Jump to content

Richmond Cretaceous oddity


Mike from North Queensland

Recommended Posts

Mike from North Queensland

I have been quiet for a while but, sifting through some matrix from the cretaceous of central Queensland Australia I have come across some small fragments that I suspect to be bits of either a spine (spike) or bone.

The bit that has me thrown is there is a distinct grain (striations) appearance on the outer surface that has thrown me. 

This was found in the same batch as the tarsal so could be a clue or a red herring. Photos of top and underside as well as an end view.

Any suggestions appreciated.  Tarsel 4.5 mm - longest unknown bit in two sections 18 mm so not large

 

Mike D'Arcy

Unknown4 15-11-17.jpg

Unknown1 15-11-17.jpg

Unknown2 15-11-17.jpg

Unknown3 15-11-17.jpg

7-11-17 bird 2.jpg

Edited by Mike from North Queensland
dimentions added
Link to post
Share on other sites

Your fragments look like bone and look hollow are they.  Matrix is in the way?.  What is the significance of the phalanx in the last photo?  What is typically found in the area is it terrestrial?

Link to post
Share on other sites
Mike from North Queensland

Troodon the bone would have been hollow and the environment is marine being mostly fish, shark and marine reptile.

The phalanx photo had been added as it will be from a bird as it is the exception for what is typically found in and the bone material does not match the the typical marine material.

What has me confused is the surface texture of the hollow bone material if that is what it is as this was removed from the matrix as the half bits seen. 

My only thought was perhaps an old adult that no longer is growing, so wondering if any one else has seen a similar specimen if the bits are actually bone.

So in essence I am look for consensus for either bone or another option.

 

Mike D'Arcy 

  • I found this Informative 1
Link to post
Share on other sites

I can not help with an ID, but the texture looks much like the texture of some shark or ray spines that I have seen.

  • I found this Informative 1
Link to post
Share on other sites

Looks very much like a fish spine to me also. Besides the preservation, it looks identical to some I have found in New Jersey.

Link to post
Share on other sites

I also think that the first one is a dorsal fin spine. I think it is from a hybodont.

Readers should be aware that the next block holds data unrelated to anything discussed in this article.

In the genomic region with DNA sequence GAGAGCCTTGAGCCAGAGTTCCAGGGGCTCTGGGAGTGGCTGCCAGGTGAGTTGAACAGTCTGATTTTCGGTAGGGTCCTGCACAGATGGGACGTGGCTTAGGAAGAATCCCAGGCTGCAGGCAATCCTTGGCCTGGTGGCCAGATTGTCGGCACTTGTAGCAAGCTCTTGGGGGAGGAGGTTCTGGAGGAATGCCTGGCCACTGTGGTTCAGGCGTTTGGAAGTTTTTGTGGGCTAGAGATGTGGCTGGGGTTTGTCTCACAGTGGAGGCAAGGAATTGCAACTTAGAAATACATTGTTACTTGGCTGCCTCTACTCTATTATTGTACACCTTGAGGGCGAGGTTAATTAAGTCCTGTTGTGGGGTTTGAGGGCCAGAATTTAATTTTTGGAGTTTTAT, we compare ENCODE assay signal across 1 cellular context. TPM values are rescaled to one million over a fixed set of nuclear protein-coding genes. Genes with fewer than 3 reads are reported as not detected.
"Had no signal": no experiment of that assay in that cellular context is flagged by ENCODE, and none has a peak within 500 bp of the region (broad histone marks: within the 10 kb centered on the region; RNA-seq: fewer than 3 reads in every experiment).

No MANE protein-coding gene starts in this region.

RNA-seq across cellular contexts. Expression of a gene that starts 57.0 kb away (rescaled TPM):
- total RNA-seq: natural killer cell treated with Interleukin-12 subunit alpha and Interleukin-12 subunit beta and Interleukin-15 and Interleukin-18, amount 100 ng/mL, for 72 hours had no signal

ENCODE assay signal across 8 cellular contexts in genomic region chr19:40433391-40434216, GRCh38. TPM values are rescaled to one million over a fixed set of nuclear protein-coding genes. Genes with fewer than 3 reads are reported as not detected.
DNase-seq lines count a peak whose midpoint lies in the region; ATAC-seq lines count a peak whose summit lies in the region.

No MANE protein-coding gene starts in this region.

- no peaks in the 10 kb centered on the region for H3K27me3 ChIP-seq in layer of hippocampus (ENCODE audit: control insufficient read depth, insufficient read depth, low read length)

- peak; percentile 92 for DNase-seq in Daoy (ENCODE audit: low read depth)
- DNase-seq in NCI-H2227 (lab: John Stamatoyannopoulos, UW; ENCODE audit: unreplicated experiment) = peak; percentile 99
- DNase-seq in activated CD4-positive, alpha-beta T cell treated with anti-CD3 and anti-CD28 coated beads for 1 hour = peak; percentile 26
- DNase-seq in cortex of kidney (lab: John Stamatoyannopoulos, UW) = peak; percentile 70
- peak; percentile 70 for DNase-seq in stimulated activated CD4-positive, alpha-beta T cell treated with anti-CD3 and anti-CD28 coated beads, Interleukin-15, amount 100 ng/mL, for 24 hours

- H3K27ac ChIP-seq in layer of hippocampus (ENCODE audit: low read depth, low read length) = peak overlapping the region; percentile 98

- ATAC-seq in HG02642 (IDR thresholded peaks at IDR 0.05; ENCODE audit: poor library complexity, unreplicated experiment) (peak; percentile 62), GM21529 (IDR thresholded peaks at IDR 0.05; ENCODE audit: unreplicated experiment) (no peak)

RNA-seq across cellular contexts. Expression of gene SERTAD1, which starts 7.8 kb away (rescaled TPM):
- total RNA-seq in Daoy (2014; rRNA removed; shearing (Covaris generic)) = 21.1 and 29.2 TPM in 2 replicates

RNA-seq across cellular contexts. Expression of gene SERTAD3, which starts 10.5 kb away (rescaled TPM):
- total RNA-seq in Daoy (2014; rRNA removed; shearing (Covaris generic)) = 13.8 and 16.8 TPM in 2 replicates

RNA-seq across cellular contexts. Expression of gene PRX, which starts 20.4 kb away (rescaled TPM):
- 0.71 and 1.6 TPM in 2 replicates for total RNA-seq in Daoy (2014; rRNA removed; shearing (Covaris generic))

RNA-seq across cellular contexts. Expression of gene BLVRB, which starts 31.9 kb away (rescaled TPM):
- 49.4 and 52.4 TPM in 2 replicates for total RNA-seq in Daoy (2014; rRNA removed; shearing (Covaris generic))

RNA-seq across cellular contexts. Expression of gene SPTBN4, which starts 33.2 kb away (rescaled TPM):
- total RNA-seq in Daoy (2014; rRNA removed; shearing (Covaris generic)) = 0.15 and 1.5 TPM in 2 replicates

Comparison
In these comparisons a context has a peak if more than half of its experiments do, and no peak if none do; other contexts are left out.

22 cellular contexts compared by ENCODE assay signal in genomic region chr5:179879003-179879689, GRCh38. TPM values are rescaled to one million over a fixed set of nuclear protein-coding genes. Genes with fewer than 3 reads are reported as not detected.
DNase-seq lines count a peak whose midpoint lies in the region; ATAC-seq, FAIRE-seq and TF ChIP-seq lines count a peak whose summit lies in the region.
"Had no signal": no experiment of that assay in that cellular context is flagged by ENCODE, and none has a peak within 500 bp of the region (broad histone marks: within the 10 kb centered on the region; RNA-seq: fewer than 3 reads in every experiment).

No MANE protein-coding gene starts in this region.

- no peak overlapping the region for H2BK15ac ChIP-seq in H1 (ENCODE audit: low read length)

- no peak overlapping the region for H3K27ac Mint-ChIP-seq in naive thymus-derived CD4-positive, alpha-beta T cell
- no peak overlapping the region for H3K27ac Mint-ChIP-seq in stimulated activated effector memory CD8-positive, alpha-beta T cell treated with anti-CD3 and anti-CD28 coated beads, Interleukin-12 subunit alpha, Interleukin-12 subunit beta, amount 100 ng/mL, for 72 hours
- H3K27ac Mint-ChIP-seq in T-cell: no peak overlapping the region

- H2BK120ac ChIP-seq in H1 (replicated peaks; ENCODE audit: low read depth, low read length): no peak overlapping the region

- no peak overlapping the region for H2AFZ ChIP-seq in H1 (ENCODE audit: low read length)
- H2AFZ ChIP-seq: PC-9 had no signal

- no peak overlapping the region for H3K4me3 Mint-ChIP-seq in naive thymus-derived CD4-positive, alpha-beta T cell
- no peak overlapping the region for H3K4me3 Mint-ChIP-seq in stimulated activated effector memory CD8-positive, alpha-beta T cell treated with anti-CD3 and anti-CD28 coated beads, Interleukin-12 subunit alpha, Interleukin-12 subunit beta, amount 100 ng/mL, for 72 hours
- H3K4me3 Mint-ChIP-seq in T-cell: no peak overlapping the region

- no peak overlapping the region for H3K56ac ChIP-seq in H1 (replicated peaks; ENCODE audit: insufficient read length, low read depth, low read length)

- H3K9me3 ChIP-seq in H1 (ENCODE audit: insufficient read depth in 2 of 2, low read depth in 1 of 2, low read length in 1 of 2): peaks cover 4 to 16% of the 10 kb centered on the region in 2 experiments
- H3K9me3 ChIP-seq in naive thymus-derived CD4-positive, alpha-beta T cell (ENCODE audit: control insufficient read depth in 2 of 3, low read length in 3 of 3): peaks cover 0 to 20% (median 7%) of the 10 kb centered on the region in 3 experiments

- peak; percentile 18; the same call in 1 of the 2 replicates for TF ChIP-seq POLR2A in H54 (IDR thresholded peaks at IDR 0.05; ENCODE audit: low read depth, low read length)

Cretaceous dorsal fin spines are usually from hybodonts, chimaeras or Heterodontus (pics in the same order). Hybodonts have ornamentation on the spine, while chimaeras don't. And Heterodontus spines are enamelous and shiny.

Картинки по запросу hybodont spine

Картинки по запросу chimaera spine

 

Картинки по запросу heterodontus spine

  • I found this Informative 1
Link to post
Share on other sites
Mike from North Queensland

I have found hybondont at the same quarry before and will search and have a close look at the specimens.

 

Mike

Shark fin 1-1.jpg

Shark fin 1-2.jpg

Link to post
Share on other sites
25 minutes ago, Mike from North Queensland said:

I have found hybondont at the same quarry before and will search and have a close look at the specimens.

 

Mike

Shark fin 1-1.jpg

Shark fin 1-2.jpg

 

I think this is a chimaera. I recognized I used a wrong picture for the hybodont spine - they usually have spikes in alternating rows, while chimaeras have two like on this picture. Below is a normal hybodont spine.

The posterior view of the specimens in the previous image clearly shows the staggered, double-row of denticles characteristic of Hybodus dorsal fin spines. ©AMNH

Link to post
Share on other sites

Still looks like bone to me especially because it's smooth surface and roundish.  Could be a bird bone since you found what appears to be a bird phalnax.  Preservation looks similiar.

Link to post
Share on other sites

Create an account or sign in to comment

You need to be a member in order to leave a comment

Create an account

Sign up for a new account in our community. It's easy!

Register a new account

Sign in

Already have an account? Sign in here.

Sign In Now
  • Recently Browsing   0 members

    No registered users viewing this page.

×
×
  • Create New...